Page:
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ELENA SULIOTIS - A Biography
by Charles A. Hooey  

When I first heard of her passing, I thought, “Oh no, another great one has gone.” "Great," yes, but quite different from most who frequent my stories. She arrived in spectacular fashion like a shooting star, thrilling ordinary opera lovers and critics alike; they could hardly believe what they were seeing and hearing. But, within ten years, this star had flamed out and she was gone as a super soprano. Elena Suliotis peers out from a 1967 record jacket, looking feline and those intense eyes they haunt me still.
 
She made such a meteoric arrival that music journals, especially the British-based Opera and to some extent Metropolitan Opera News in New York, quickly assigned reporters to cover her progress. By linking key elements of their reports, this career “portrait” has been created. They reveal the intense initial excitement, followed too soon by regret and decline.
 
Early Years
She was born on 28 May 1943 in Athens, the only child of a Russian mother and a Greek father. At age 2 she had the misfortune to contract meningitis that left her with impaired hearing in one ear. Three years later the family moved to Buenos Aires to escape post war turmoil. Here, her father’s engineering background and business acumen led to the creation of a successful chemical engineering enterprise that allowed young Helena to spend a happy childhood in the outdoors, enjoying her favorite sports. When Papa's affluence led to acquisition of a ranch, she could swim whenever she wished and ride her favorite horse bareback to her heart's content. Close your eyes and imagine her galloping over the lush and endless pampas.
 
Initially she intended to imitate her father, but when she sang, people would exclaim: "Helena you should do that for a living!" So at sixteen, she decided to take a momentous step, to try for a place in this most demanding of professions. After being coached locally by Alfredo Bontà, Jascha Galperin and Bianca Lietti, the choir director of Buenos Aires’ Teatro Colon suggested she go to Italy for further study. Her parents agreed and so, in 1961, at the urging of Maestro Gianandrea Gavazzeni, she went to Milan to study with famous Mercedes Llopart. In view of the trouble to come, this and earlier training did not take hold, either due to the educators’ methods or Helena’s inability to take it all seriously. At age twenty, she was picked to sing important roles in student productions as Italian houses sought her services and a year later in 1964 she made a professional debut at the San Carlo in Naples in the demanding role of Santuzza in Mascagni’s Cavalleria Rusticana. This prompted both a repeat in January 1965 and recording moguls at London Records to make plans.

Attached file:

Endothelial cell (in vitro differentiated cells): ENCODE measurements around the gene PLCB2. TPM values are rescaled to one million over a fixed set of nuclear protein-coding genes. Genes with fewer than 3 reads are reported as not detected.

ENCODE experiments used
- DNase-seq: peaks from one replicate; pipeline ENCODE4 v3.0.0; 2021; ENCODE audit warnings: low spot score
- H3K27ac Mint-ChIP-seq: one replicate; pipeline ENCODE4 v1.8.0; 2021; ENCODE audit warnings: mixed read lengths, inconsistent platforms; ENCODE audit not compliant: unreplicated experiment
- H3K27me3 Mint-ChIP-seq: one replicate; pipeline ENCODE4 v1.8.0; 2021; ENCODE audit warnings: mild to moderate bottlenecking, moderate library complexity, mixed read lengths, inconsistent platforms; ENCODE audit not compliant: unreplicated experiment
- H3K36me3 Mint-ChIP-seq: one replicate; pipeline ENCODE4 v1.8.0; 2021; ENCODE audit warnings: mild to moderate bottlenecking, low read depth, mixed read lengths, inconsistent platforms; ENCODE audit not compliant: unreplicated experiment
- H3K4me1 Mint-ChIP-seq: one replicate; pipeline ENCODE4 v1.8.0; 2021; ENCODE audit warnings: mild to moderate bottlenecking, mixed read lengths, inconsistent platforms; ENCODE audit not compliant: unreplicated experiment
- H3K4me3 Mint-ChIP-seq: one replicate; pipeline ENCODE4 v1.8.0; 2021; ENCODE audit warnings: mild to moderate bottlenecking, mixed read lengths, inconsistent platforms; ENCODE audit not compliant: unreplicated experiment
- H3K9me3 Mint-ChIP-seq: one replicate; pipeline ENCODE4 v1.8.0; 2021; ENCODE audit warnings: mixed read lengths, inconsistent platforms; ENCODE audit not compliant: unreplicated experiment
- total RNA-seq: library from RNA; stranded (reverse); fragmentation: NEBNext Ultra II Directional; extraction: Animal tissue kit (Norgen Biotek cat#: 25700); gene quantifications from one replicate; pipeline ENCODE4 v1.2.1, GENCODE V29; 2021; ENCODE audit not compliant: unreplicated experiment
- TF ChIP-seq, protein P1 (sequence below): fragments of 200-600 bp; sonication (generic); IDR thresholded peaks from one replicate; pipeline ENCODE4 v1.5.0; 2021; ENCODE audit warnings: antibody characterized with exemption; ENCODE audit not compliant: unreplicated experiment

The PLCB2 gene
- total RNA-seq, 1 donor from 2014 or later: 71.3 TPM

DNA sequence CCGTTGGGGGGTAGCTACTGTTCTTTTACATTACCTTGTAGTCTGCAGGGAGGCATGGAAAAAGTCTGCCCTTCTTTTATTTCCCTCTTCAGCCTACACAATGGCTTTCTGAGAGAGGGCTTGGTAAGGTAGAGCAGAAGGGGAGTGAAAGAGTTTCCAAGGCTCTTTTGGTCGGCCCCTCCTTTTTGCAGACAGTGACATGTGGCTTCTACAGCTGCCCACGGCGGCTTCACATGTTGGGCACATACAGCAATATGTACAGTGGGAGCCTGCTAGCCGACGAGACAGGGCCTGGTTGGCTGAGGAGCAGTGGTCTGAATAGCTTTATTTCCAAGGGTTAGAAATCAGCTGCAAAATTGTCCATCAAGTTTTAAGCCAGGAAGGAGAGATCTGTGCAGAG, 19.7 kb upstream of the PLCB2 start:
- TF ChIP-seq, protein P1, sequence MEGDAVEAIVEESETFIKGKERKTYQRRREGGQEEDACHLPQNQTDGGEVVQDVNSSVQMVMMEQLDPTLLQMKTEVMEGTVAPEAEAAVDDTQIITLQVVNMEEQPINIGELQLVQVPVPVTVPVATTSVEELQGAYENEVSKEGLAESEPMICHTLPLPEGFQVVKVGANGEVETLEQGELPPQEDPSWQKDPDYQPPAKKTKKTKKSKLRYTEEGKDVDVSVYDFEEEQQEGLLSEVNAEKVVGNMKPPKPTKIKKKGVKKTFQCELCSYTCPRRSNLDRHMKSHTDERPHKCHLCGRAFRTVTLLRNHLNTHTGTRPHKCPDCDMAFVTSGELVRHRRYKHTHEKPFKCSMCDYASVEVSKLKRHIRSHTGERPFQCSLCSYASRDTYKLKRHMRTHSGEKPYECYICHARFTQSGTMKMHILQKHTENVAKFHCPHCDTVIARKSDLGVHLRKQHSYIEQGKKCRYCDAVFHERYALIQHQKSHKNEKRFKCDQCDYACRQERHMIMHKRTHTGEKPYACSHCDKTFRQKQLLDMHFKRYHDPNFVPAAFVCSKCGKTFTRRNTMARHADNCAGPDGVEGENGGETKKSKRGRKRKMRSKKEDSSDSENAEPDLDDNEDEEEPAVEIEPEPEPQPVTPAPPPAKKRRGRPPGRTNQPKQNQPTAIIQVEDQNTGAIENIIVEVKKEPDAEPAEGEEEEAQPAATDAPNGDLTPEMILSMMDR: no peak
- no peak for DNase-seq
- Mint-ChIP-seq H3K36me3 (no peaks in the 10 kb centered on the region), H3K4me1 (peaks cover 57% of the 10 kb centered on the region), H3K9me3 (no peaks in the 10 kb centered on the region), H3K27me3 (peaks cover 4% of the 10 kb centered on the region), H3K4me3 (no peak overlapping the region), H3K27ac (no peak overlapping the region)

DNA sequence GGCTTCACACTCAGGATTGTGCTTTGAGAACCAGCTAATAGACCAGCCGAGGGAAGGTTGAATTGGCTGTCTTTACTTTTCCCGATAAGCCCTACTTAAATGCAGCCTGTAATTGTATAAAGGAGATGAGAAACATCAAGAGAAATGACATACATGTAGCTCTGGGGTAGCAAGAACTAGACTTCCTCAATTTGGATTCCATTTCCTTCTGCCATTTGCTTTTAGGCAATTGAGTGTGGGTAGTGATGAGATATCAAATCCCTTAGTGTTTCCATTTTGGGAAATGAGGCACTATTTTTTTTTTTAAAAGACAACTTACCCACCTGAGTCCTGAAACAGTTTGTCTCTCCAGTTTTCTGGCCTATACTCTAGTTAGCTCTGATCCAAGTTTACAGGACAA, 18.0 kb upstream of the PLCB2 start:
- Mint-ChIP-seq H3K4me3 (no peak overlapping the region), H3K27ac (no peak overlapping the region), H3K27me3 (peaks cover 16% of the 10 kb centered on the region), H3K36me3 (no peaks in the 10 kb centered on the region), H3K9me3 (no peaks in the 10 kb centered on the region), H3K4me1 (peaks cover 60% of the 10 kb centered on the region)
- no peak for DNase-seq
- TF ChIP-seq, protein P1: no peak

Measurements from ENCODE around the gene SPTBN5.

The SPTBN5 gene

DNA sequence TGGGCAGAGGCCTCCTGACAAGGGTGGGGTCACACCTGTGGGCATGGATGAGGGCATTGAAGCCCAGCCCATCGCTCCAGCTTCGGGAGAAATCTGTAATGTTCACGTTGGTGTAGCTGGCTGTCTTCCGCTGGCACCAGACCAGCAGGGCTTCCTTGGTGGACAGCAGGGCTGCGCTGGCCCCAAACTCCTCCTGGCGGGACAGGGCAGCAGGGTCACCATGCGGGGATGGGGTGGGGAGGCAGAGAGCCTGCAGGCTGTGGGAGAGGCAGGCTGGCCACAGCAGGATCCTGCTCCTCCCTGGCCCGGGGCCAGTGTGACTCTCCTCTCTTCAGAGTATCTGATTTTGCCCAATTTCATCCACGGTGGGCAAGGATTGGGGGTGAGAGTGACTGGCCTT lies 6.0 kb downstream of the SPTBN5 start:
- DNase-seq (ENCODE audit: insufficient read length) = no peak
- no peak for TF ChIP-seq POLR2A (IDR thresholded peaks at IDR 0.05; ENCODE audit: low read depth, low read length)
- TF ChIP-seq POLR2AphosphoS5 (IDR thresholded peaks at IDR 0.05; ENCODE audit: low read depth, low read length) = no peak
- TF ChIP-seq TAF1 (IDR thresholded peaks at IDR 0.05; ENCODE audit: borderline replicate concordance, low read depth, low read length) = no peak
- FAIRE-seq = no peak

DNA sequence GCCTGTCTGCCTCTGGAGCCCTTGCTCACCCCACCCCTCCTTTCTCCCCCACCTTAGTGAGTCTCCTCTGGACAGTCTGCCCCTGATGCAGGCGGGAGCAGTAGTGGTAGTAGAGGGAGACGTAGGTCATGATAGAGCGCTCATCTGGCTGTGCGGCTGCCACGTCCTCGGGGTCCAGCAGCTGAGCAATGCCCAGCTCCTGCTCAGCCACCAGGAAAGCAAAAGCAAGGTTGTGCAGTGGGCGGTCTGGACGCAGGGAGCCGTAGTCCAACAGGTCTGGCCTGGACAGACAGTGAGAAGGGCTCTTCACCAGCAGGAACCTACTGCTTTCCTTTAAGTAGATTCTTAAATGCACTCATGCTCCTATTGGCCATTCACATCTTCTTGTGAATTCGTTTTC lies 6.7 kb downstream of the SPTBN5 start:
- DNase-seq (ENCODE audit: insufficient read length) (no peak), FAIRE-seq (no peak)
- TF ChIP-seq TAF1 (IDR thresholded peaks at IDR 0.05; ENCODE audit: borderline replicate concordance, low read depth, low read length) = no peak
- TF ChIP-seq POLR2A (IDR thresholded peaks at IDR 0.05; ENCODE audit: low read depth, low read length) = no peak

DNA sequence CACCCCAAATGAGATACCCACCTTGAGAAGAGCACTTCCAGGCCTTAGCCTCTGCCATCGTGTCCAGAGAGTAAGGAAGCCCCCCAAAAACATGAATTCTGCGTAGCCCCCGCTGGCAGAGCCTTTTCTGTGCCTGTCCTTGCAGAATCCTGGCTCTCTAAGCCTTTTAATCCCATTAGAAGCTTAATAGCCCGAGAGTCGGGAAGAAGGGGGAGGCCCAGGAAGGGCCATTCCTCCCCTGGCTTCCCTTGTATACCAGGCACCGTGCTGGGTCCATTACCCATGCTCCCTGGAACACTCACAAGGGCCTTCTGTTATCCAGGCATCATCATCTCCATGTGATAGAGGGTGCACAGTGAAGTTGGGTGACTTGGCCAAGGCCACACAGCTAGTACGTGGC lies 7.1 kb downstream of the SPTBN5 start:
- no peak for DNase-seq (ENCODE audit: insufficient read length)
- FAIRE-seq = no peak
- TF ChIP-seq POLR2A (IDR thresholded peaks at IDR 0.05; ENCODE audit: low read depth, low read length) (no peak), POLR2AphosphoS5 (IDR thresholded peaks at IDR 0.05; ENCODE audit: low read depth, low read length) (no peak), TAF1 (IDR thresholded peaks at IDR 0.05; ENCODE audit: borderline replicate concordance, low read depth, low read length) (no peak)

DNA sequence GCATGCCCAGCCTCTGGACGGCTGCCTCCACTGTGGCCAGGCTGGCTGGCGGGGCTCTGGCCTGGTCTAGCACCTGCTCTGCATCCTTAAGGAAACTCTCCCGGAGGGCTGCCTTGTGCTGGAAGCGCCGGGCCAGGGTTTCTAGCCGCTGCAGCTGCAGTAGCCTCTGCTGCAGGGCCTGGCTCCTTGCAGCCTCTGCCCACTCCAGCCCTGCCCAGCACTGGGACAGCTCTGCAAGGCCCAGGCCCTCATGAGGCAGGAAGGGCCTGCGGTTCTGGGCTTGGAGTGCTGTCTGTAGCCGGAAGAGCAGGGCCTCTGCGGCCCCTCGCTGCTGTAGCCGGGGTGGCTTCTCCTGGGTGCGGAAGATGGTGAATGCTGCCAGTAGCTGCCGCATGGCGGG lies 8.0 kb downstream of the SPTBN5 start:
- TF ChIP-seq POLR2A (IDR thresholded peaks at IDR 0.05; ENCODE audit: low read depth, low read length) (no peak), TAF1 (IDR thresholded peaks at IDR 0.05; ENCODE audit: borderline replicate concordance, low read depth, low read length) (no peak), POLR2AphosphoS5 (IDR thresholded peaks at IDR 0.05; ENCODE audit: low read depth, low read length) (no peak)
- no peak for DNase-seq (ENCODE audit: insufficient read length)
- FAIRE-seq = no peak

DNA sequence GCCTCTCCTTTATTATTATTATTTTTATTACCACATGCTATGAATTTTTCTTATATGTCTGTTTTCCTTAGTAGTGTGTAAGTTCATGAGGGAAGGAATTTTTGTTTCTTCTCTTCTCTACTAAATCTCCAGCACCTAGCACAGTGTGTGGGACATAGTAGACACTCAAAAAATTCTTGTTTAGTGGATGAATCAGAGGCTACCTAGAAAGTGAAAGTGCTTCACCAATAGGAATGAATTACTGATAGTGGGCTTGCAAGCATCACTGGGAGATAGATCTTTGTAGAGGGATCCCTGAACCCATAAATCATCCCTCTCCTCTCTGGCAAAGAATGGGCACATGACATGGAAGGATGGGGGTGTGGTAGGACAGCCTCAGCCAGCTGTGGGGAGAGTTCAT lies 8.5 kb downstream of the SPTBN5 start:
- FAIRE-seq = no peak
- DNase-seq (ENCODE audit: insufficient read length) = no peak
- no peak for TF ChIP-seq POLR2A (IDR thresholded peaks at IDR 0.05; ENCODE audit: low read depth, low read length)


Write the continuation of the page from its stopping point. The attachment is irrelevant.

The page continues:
Records Nabucco
In a brilliant marketing ploy, Suliotis was signed in September 1965 to record Verdi’s Nabucco with equal billing to the celebrated Italian baritone Tito Gobbi. Reviewing the set in Opera the following July, Harold Rosenthal wrote: "The sensation of the performance, however, is the young Greek soprano Elena Suliotis. This is the most promising and exciting voice of its type to have come our way since the young Maria Callas. It is both easy and dangerous to make comparisons and prophecies, but the dramatic fire and passion that she brings to the role, the attack in the recitatives and the wonderful scales, are more than just reminiscent of the Callas of the early 1950s. Suliotis's top register is brilliant and the chest register rich and vibrant but there is a lack of support in the middle at the moment, and she has not yet succeeded in knitting the voice together. On this recording, at least, her personality comes right out and leaves the listener breathless with excitement."
 
Reports like this convinced canny Carol Fox of Lyric Opera of Chicago that this singer belonged on her stage. "My dear,” she wrote, “You can make your American debut in a role that will be ideal for your voice.” Elena was invited to make her first appearance as Helen of Troy in Boito's Méfistofélè on October 8, 1965. Although heavyweights Ghiaurov, Kraus and Tebaldi drew most of the plaudits, “the 22 year old Greek soprano who lists herself, prematurely, as `dramatic' more than held her own. If there is promise in the voice, there is pushing behind it of a negative kind."1 Alas, already a reservation is expressed.
 
Afterwards a parade of Verdi’s operas followed, mostly in Italian cities. In Florence Un Ballo in Maschera in January 1966, ”success attended, when the indisposed Antonietta Stella was replaced on the first and second nights by a very young Greek soprano, Elena Suliotis, who lives in Buenos Aires and was in Italy to sing Spontini's Olimpia at La Scala (a production now postponed). She proved to be exceptionally gifted and entirely captivated her audience. Her success placed Antonietta Stella under considerable strain when she appeared to sing the third and final performance.”2 When Olimpia went ahead later; Elena was not in the cast.
 
For her fourth Verdi role, she went to Naples to appear in La Forza Del Destino with the San Carlo Opera Company. “Leonora was sung by the young Elena Suliotis. There was much curiosity about this Greek soprano. Her exceptionally powerful voice, with a very wide range, needs more control; if she goes on studying, in a couple of years she could become a leading soprano.”3